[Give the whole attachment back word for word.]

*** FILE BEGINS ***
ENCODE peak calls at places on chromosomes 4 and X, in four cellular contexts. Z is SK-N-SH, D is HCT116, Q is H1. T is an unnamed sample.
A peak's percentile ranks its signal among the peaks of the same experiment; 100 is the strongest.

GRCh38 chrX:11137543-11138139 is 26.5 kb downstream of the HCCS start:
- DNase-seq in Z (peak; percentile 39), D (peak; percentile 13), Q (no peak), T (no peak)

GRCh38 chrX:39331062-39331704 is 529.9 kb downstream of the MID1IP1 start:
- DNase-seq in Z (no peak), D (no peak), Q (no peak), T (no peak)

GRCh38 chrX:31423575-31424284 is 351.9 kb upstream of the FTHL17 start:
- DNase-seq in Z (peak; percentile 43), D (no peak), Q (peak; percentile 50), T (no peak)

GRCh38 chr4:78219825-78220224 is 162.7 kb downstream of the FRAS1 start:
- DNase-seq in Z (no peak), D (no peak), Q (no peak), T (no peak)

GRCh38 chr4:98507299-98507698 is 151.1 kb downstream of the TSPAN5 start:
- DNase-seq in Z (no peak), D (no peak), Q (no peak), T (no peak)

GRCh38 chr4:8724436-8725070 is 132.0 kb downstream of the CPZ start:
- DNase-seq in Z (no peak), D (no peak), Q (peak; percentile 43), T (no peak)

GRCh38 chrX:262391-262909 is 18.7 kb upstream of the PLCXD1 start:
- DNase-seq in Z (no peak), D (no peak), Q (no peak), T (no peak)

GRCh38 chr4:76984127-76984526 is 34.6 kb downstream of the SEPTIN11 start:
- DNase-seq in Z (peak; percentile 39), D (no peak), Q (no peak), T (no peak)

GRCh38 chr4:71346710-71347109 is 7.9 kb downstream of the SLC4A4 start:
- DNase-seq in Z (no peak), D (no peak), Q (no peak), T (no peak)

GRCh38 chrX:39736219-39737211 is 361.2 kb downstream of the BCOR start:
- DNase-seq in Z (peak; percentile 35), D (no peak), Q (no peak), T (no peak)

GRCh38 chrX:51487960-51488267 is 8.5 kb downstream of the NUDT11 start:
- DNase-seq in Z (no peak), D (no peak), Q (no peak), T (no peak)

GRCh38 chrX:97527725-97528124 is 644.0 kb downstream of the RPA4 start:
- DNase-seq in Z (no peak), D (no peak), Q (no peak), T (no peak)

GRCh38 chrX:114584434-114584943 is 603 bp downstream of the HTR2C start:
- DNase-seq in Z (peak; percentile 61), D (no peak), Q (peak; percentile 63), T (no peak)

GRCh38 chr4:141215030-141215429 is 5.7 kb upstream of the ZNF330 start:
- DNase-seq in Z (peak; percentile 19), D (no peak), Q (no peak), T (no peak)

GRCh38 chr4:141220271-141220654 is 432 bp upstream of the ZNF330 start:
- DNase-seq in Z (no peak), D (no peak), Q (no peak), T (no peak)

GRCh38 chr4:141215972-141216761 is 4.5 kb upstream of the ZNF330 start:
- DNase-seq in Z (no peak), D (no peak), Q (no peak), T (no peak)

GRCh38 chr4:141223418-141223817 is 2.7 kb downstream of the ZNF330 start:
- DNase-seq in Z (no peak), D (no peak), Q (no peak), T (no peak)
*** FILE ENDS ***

ENCODE peak calls at places on chromosomes 4 and X, in four cellular contexts. Z is SK-N-SH, D is HCT116, Q is H1. T is an unnamed sample.
A peak's percentile ranks its signal among the peaks of the same experiment; 100 is the strongest.

GRCh38 chrX:11137543-11138139 is 26.5 kb downstream of the HCCS start:
- DNase-seq in Z (peak; percentile 39), D (peak; percentile 13), Q (no peak), T (no peak)

GRCh38 chrX:39331062-39331704 is 529.9 kb downstream of the MID1IP1 start:
- DNase-seq in Z (no peak), D (no peak), Q (no peak), T (no peak)

GRCh38 chrX:31423575-31424284 is 351.9 kb upstream of the FTHL17 start:
- DNase-seq in Z (peak; percentile 43), D (no peak), Q (peak; percentile 50), T (no peak)

GRCh38 chr4:78219825-78220224 is 162.7 kb downstream of the FRAS1 start:
- DNase-seq in Z (no peak), D (no peak), Q (no peak), T (no peak)

GRCh38 chr4:98507299-98507698 is 151.1 kb downstream of the TSPAN5 start:
- DNase-seq in Z (no peak), D (no peak), Q (no peak), T (no peak)

GRCh38 chr4:8724436-8725070 is 132.0 kb downstream of the CPZ start:
- DNase-seq in Z (no peak), D (no peak), Q (peak; percentile 43), T (no peak)

GRCh38 chrX:262391-262909 is 18.7 kb upstream of the PLCXD1 start:
- DNase-seq in Z (no peak), D (no peak), Q (no peak), T (no peak)

GRCh38 chr4:76984127-76984526 is 34.6 kb downstream of the SEPTIN11 start:
- DNase-seq in Z (peak; percentile 39), D (no peak), Q (no peak), T (no peak)

GRCh38 chr4:71346710-71347109 is 7.9 kb downstream of the SLC4A4 start:
- DNase-seq in Z (no peak), D (no peak), Q (no peak), T (no peak)

GRCh38 chrX:39736219-39737211 is 361.2 kb downstream of the BCOR start:
- DNase-seq in Z (peak; percentile 35), D (no peak), Q (no peak), T (no peak)

GRCh38 chrX:51487960-51488267 is 8.5 kb downstream of the NUDT11 start:
- DNase-seq in Z (no peak), D (no peak), Q (no peak), T (no peak)

GRCh38 chrX:97527725-97528124 is 644.0 kb downstream of the RPA4 start:
- DNase-seq in Z (no peak), D (no peak), Q (no peak), T (no peak)

GRCh38 chrX:114584434-114584943 is 603 bp downstream of the HTR2C start:
- DNase-seq in Z (peak; percentile 61), D (no peak), Q (peak; percentile 63), T (no peak)

GRCh38 chr4:141215030-141215429 is 5.7 kb upstream of the ZNF330 start:
- DNase-seq in Z (peak; percentile 19), D (no peak), Q (no peak), T (no peak)

GRCh38 chr4:141220271-141220654 is 432 bp upstream of the ZNF330 start:
- DNase-seq in Z (no peak), D (no peak), Q (no peak), T (no peak)

GRCh38 chr4:141215972-141216761 is 4.5 kb upstream of the ZNF330 start:
- DNase-seq in Z (no peak), D (no peak), Q (no peak), T (no peak)

GRCh38 chr4:141223418-141223817 is 2.7 kb downstream of the ZNF330 start:
- DNase-seq in Z (no peak), D (no peak), Q (no peak), T (no peak)